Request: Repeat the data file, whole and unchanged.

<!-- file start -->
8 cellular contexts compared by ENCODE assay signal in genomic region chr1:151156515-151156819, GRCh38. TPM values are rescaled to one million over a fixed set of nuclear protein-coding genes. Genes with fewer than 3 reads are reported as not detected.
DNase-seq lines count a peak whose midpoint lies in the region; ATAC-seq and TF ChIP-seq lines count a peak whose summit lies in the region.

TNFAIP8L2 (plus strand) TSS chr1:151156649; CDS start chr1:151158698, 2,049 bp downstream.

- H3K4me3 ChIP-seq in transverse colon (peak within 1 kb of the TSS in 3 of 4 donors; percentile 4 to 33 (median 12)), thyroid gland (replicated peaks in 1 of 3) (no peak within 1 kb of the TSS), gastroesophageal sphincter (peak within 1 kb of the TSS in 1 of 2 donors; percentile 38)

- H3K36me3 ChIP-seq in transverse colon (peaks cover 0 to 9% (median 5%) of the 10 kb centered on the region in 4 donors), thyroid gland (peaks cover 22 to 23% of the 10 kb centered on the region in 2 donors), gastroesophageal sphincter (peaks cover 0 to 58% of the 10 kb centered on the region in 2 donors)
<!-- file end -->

8 cellular contexts compared by ENCODE assay signal in genomic region chr1:151156515-151156819, GRCh38. TPM values are rescaled to one million over a fixed set of nuclear protein-coding genes. Genes with fewer than 3 reads are reported as not detected.
DNase-seq lines count a peak whose midpoint lies in the region; ATAC-seq and TF ChIP-seq lines count a peak whose summit lies in the region.

TNFAIP8L2 (plus strand) TSS chr1:151156649; CDS start chr1:151158698, 2,049 bp downstream.

- H3K4me3 ChIP-seq in transverse colon (peak within 1 kb of the TSS in 3 of 4 donors; percentile 4 to 33 (median 12)), thyroid gland (replicated peaks in 1 of 3) (no peak within 1 kb of the TSS), gastroesophageal sphincter (peak within 1 kb of the TSS in 1 of 2 donors; percentile 38)

- H3K36me3 ChIP-seq in transverse colon (peaks cover 0 to 9% (median 5%) of the 10 kb centered on the region in 4 donors), thyroid gland (peaks cover 22 to 23% of the 10 kb centered on the region in 2 donors), gastroesophageal sphincter (peaks cover 0 to 58% of the 10 kb centered on the region in 2 donors)